A former Ilan prosecutor yesterday said that navy captain Yin Ching-feng (
Ko Shih-bin (
He said that according to the investigation, he was quite sure that Yin was murdered over the Lafayette-class frigate scandal.
"When Yin was murdered, the Lafayette-class frigate contract was the only case not yet closed. The kickbacks for the frigate contract as well as for the follow-up maintenance work contract were where the investigation was focused," he said.
Ko said that he began his investigation on Dec. 11, 1993, two days after Yin's body was found.
In 1995, he was transferred to the Taipei District Prosecutors' Office. In 1997, he retired from public office to become a private lawyer in Keelung.
"The biggest question mark on this case was -- who was the last person to see and talk to Yin?" said Ko. "Investigators never found any evidence, witnesses or received any anonymous tips. That is why investigators failed to answer that question."
Asked if investigators had certain suspects in mind in regard to Yin's murder, Ko's answer was affirmative.
"Definitely yes," he answered. "However, without any hard evidence or witnesses, Yin's death will always remain a mystery."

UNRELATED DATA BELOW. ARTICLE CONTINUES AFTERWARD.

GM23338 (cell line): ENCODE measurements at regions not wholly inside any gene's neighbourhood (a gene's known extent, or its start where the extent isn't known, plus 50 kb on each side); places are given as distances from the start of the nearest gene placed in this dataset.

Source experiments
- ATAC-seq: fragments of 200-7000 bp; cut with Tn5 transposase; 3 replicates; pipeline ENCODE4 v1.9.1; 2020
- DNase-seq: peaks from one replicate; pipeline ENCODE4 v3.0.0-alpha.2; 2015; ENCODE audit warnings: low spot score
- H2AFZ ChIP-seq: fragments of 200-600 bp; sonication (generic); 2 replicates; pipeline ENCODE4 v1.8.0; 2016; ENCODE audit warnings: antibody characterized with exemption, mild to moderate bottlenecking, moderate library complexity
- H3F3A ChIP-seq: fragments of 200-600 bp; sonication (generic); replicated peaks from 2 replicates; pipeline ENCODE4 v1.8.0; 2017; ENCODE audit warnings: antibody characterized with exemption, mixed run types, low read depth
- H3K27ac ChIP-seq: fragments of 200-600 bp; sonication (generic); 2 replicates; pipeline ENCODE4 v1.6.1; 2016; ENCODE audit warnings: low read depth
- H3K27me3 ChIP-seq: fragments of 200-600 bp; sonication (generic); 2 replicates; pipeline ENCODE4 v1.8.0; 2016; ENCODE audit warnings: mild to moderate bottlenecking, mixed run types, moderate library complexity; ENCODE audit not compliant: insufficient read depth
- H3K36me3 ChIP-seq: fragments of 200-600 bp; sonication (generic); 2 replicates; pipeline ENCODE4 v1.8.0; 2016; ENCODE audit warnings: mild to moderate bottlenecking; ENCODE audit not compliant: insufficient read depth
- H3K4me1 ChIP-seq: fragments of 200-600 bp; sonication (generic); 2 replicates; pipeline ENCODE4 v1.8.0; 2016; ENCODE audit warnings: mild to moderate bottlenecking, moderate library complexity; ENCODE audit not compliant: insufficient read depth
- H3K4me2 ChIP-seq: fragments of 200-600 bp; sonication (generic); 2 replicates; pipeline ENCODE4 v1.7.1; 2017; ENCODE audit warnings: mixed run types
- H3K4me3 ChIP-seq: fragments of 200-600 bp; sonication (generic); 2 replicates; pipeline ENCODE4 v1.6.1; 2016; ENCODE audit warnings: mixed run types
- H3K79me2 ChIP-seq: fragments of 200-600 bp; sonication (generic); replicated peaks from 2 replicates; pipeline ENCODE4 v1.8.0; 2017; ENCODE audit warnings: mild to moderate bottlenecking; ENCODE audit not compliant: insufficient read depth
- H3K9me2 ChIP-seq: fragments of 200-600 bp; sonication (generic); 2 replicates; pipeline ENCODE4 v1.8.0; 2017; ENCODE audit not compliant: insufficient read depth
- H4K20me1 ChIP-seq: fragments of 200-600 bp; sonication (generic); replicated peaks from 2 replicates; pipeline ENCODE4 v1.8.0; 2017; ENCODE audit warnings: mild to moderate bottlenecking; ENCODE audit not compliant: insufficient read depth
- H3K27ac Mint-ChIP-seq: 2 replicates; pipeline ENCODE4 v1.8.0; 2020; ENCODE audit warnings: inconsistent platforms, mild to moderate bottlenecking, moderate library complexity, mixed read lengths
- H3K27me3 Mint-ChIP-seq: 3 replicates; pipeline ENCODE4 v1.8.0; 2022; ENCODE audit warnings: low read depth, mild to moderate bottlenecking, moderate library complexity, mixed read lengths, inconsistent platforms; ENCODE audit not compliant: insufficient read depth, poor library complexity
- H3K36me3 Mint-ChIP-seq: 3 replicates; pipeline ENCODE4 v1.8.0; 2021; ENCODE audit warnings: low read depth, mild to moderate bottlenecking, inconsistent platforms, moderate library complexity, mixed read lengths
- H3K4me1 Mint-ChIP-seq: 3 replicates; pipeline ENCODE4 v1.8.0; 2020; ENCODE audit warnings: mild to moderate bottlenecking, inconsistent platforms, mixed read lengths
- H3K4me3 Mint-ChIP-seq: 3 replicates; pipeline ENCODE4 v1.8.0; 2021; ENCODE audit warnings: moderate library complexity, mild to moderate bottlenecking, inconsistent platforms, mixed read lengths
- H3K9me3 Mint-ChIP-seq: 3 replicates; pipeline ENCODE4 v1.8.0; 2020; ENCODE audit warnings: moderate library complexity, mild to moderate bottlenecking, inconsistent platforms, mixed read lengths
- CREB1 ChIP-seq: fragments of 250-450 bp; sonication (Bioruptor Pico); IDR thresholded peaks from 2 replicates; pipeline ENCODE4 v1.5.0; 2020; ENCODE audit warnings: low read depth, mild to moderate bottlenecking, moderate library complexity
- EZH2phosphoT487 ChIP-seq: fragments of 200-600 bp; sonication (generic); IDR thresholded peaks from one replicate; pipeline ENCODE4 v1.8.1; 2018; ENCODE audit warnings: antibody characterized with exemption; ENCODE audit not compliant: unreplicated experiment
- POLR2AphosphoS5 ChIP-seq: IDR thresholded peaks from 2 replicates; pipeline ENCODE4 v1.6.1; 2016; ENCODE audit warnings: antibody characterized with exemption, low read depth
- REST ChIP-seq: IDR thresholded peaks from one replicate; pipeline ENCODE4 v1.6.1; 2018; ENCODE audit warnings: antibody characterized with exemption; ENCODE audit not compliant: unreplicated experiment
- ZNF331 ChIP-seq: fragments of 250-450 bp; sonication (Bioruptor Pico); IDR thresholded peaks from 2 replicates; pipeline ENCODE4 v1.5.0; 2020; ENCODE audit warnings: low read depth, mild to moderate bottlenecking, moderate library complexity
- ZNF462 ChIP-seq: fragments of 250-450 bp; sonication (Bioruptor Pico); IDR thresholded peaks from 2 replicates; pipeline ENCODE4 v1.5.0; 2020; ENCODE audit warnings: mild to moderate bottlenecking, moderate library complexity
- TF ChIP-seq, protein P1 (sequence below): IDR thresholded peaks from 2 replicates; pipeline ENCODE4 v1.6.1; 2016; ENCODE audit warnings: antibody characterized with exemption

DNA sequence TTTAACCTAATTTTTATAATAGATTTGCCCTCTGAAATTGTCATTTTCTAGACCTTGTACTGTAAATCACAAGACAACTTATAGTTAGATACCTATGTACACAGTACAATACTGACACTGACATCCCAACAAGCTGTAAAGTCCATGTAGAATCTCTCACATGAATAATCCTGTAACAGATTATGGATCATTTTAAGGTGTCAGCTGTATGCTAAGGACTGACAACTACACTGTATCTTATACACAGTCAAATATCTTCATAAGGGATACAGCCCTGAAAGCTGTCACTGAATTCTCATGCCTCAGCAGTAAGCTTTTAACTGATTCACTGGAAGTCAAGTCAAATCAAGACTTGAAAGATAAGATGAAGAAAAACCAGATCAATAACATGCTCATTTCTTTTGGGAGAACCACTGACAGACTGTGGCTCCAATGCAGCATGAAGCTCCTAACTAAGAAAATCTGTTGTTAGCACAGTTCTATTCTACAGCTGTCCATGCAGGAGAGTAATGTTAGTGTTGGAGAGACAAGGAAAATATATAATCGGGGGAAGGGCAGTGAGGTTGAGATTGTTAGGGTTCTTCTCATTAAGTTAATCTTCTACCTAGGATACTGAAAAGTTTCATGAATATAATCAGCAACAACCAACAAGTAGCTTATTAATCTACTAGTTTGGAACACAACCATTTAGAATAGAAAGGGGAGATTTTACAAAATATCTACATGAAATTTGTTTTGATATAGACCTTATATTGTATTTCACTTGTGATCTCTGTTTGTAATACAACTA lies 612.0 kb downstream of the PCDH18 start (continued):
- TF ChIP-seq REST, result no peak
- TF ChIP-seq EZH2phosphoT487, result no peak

In a book by senior journalist Lu Keng (
In 1989, Hau was the chief of the general-staff when the navy was considering signing the Lafayette-class frigate procurement contract with the French arms supplier Thomson-CSF, now called Thales.
Yin was the former head of the navy's Arms Acquisition Office. His body was found floating in the sea off the east coast of Taiwan on Dec. 9, 1993. His death prompted an investigation into irregularities surrounding the purchase of Lafayette-class frigates from France. Investigators believe that more than US$500 million in illegal commissions was paid.
Investigators showed that Yin was trying to collect evidence to protect himself once the scandal broke. As a result, it is believed that he was murdered by suspects who were beneficiaries of the kickbacks.